# Introduction to Algorithms Greedy Algorithms

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Introduction to Algorithms Greedy Algorithms. CSE 680 Prof. Roger Crawfis. Optimization Problems. For most optimization problems you want to find, not just a solution, but the best solution. - PowerPoint PPT PresentationTRANSCRIPT

<p>Introduction to Algorithms Greedy Algorithms</p>
<p>Introduction to AlgorithmsGreedy AlgorithmsCSE 680Prof. Roger CrawfisOptimization ProblemsFor most optimization problems you want to find, not just a solution, but the best solution.A greedy algorithm sometimes works well for optimization problems. It works in phases. At each phase:You take the best you can get right now, without regard for future consequences.You hope that by choosing a local optimum at each step, you will end up at a global optimum.2Example: Counting MoneySuppose you want to count out a certain amount of money, using the fewest possible bills and coinsA greedy algorithm to do this would be:At each step, take the largest possible bill or coin that does not overshootExample: To make $6.39, you can choose:a $5 billa $1 bill, to make $6a 25 coin, to make $6.25A 10 coin, to make $6.35four 1 coins, to make $6.39For US money, the greedy algorithm always gives the optimum solution3Greedy Algorithm Failure In some (fictional) monetary system, krons come in 1 kron, 7 kron, and 10 kron coinsUsing a greedy algorithm to count out 15 krons, you would getA 10 kron pieceFive 1 kron pieces, for a total of 15 kronsThis requires six coinsA better solution would be to use two 7 kron pieces and one 1 kron pieceThis only requires three coinsThe greedy algorithm results in a solution, but not in an optimal solution4A Scheduling ProblemYou have to run nine jobs, with running times of 3, 5, 6, 10, 11, 14, 15, 18, and 20 minutes.You have three processors on which you can run these jobs.You decide to do the longest-running jobs first, on whatever processor is available.Time to completion: 18 + 11 + 6 = 35 minutesThis solution isnt bad, but we might be able to do better201815141110653P1P2P35Another ApproachWhat would be the result if you ran the shortest job first?Again, the running times are 3, 5, 6, 10, 11, 14, 15, 18, and 20 minutesThat wasnt such a good idea; time to completion is now6 + 14 + 20 = 40 minutesNote, however, that the greedy algorithm itself is fastAll we had to do at each stage was pick the minimum or maximum201815141110653P1P2P36An Optimum SolutionBetter solutions do exist:This solution is clearly optimal (why?)Clearly, there are other optimal solutions (why?)How do we find such a solution?One way: Try all possible assignments of jobs to processorsUnfortunately, this approach can take exponential time201815141110653P1P2P37Huffman encodingThe Huffman encoding algorithm is a greedy algorithmGiven the percentage the each character appears in a corpus, determine a variable-bit pattern for each char.You always pick the two smallest percentages to combine.22% 12% 24% 6% 27% 9% A B C D E F15%27%46%54%100%8Huffman EncodingAverage bits/char:0.22*2 + 0.12*3 + 0.24*2 + 0.06*4 + 0.27*2 + 0.09*4= 2.42The solution found doing this is an optimal solution.The resulting binary tree is a full tree.A=00B=100C=01D=1010E=11F=1011A B C D E F15%27%46%54%100%15%27%46%54%100%ACBDFE0101AnalysisA greedy algorithm typically makes (approximately) n choices for a problem of size n(The first or last choice may be forced)Hence the expected running time is:O(n * O(choice(n))), where choice(n) is making a choice among n objectsCounting: Must find largest useable coin from among k sizes of coin (k is a constant), an O(k)=O(1) operation;Therefore, coin counting is (n)Huffman: Must sort n values before making n choicesTherefore, Huffman is O(n log n) + O(n) = O(n log n)11Other Greedy AlgorithmsDijkstras algorithm for finding the shortest path in a graphAlways takes the shortest edge connecting a known node to an unknown nodeKruskals algorithm for finding a minimum-cost spanning treeAlways tries the lowest-cost remaining edgePrims algorithm for finding a minimum-cost spanning treeAlways takes the lowest-cost edge between nodes in the spanning tree and nodes not yet in the spanning tree</p>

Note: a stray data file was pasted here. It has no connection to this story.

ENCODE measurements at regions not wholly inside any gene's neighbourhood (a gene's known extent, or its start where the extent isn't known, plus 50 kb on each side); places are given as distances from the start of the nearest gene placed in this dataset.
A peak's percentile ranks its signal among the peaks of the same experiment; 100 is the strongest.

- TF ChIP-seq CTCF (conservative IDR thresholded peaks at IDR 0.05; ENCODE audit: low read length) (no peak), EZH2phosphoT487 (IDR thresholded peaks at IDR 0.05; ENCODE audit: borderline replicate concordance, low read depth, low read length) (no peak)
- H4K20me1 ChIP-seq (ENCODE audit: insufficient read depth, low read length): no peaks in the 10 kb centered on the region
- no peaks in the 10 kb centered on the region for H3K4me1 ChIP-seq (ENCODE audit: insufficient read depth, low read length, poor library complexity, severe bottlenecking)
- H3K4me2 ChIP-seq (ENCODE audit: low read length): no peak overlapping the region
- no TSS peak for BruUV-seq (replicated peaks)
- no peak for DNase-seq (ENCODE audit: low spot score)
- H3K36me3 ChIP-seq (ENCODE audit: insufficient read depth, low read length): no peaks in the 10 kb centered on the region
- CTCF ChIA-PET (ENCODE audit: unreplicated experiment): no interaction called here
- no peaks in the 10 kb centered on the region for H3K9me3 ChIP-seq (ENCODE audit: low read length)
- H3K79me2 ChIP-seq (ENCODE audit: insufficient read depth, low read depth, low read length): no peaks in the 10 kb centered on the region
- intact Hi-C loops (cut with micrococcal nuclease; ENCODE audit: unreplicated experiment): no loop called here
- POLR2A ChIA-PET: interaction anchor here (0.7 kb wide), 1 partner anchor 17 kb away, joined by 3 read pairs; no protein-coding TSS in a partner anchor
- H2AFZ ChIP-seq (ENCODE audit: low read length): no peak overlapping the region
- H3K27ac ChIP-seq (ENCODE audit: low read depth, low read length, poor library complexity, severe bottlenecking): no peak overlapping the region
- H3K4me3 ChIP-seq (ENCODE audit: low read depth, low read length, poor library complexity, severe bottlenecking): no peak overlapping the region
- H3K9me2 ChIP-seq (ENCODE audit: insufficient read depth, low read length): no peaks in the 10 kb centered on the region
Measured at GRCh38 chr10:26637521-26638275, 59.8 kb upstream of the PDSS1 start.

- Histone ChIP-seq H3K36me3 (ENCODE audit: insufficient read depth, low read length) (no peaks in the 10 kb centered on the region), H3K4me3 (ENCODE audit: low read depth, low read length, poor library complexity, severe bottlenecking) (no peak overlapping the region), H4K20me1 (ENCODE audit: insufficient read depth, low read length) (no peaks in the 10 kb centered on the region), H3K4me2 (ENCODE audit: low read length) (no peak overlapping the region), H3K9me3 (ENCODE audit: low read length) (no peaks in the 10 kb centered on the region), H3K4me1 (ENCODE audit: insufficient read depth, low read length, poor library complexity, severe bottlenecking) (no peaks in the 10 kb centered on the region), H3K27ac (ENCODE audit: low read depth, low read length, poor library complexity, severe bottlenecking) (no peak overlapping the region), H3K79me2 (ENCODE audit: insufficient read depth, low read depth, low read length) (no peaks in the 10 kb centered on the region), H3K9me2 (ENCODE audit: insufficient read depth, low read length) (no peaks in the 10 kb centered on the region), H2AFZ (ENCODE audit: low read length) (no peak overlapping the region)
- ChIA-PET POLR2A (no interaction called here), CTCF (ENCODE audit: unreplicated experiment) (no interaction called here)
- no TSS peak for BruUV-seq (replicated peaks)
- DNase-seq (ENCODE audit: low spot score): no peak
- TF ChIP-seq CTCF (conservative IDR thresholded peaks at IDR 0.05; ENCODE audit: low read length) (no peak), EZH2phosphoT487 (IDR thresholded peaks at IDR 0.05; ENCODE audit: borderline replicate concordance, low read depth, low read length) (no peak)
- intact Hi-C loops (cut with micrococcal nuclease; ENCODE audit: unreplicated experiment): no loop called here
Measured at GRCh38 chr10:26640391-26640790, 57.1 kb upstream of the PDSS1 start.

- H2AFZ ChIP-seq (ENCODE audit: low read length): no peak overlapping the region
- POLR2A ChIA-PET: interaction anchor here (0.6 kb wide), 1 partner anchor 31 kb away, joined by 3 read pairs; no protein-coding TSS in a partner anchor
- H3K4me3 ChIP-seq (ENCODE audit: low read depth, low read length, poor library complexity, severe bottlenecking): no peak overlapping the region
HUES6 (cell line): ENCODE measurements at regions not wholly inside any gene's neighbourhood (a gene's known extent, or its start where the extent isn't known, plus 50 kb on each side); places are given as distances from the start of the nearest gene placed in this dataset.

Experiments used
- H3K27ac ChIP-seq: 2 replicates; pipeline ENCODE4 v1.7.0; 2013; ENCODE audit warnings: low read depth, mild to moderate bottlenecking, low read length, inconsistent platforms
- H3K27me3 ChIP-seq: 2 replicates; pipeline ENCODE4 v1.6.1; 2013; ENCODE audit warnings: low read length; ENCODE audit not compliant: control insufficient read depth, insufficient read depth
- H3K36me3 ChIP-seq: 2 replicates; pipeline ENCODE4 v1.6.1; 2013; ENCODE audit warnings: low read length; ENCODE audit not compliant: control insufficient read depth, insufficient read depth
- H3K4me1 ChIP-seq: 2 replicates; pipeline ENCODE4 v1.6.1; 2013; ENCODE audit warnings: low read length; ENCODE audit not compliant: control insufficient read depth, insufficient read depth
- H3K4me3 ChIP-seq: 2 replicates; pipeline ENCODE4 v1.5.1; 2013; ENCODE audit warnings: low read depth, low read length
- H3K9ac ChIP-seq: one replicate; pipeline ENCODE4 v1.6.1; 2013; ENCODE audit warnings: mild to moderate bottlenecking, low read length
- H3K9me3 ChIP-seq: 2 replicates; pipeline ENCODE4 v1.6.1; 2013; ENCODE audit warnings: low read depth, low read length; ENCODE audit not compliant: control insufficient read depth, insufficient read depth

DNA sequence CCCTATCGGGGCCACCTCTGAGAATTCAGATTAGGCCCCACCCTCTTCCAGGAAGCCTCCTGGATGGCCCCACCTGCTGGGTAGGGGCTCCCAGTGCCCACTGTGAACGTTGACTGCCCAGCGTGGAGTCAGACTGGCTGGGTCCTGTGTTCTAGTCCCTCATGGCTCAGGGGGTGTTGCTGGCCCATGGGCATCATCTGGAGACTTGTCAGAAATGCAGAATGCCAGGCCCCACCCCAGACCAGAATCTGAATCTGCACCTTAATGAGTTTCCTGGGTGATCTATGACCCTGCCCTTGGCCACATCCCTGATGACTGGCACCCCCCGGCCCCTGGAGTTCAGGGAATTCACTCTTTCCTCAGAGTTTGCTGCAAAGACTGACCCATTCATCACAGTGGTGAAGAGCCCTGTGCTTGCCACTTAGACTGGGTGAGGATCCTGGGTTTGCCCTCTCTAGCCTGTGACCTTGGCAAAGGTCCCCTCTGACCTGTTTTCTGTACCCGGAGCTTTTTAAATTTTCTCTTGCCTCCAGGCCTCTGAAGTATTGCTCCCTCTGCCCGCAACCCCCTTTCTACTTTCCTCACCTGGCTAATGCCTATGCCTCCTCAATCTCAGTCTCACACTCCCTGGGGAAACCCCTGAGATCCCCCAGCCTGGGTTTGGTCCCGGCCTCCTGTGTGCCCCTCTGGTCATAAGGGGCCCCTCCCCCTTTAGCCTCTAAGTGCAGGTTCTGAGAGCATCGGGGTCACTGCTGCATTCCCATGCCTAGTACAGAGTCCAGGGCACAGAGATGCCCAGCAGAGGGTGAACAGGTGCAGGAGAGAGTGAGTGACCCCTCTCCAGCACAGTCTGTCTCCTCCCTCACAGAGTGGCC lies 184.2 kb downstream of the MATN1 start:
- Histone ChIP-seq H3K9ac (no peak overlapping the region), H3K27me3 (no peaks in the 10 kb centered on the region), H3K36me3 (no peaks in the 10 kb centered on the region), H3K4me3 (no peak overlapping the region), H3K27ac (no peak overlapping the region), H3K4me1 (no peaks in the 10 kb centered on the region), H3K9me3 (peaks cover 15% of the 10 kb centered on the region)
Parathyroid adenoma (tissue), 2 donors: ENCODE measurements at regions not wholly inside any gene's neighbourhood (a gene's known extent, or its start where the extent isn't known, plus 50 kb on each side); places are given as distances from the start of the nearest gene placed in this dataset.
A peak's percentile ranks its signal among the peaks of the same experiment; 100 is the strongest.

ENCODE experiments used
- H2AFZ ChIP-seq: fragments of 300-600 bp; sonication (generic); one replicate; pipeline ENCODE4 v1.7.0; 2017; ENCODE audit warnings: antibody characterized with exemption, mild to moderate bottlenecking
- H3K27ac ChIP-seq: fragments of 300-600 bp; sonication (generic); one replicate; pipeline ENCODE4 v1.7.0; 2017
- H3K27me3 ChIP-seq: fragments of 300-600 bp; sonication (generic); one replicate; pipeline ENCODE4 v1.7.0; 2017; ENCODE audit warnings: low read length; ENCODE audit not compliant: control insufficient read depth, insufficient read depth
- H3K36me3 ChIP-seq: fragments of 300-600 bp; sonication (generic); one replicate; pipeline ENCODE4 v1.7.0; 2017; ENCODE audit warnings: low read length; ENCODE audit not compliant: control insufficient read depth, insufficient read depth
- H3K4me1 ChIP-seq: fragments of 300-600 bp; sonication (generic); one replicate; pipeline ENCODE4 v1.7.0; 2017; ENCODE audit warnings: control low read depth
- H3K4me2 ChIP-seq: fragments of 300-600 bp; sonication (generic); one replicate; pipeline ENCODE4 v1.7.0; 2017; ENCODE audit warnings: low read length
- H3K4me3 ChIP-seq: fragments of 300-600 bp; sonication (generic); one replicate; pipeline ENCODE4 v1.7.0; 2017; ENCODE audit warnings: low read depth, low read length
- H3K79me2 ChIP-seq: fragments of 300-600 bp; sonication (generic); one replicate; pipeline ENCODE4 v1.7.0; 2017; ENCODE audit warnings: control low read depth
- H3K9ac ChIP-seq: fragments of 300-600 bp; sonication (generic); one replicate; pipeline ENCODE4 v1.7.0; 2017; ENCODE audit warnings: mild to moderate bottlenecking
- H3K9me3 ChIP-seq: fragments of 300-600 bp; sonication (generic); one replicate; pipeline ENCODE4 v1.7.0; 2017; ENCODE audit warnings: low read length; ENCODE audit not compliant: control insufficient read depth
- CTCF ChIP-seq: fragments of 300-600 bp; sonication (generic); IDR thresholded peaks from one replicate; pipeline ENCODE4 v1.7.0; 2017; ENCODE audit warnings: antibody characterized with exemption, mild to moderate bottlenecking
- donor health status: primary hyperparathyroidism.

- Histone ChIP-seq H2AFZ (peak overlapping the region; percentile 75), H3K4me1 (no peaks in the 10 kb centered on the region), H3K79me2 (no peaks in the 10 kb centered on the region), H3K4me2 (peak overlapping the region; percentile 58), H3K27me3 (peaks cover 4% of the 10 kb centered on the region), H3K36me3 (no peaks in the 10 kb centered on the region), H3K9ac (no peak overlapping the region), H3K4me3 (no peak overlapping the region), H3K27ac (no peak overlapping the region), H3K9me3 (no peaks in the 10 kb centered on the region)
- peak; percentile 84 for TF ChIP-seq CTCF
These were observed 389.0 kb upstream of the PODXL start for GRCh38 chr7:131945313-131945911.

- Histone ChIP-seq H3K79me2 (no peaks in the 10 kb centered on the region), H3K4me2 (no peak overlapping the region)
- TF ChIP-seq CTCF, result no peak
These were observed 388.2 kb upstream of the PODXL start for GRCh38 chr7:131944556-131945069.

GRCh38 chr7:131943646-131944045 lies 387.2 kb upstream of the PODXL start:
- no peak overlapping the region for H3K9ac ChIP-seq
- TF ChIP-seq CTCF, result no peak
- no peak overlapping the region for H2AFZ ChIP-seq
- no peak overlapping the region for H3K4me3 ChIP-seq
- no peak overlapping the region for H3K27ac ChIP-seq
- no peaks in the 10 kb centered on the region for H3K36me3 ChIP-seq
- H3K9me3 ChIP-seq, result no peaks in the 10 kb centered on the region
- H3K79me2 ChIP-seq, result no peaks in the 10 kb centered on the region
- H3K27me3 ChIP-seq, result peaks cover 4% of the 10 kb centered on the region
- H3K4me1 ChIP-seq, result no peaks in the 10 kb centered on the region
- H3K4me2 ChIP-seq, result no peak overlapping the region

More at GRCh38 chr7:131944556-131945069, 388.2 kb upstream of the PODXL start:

<p>Connecting WiresThere are n white dots and n black dots, equally spaced, in a lineYou want to connect each white dot with some one black dot, with a minimum total length of wireExample:Total wire length above is 1 + 1 + 1 + 5 = 8Do you see a greedy algorithm for doing this?Does the algorithm guarantee an optimal solution?Can you prove it?Can you find a counterexample?Collecting CoinsA checkerboard has a certain number of coins on itA robot starts in the upper-left corner, and walks to the bottom left-hand cornerThe robot can only move in two directions: right and downThe robot collects coins as it goesYou want to collect all the coins using the minimum number of robotsExample:Do you see a greedy algorithm for doing this?Does the algorithm guarantee an optimal solution?Can you prove it?Can you find a counterexample?0-1 Knapsack</p>
<p>Other Algorithm CategoriesBrute ForceSelection SortDivide-and-ConquerQuicksortDecrease-and-ConquerInsertion SortTransform-and-ConquerHeapsortDynamic ProgrammingGreedy AlgorithmsIterative ImprovementSimplex Method, Maximum FlowFrom The Design & Analysis of Algorithms, Levitin</p>

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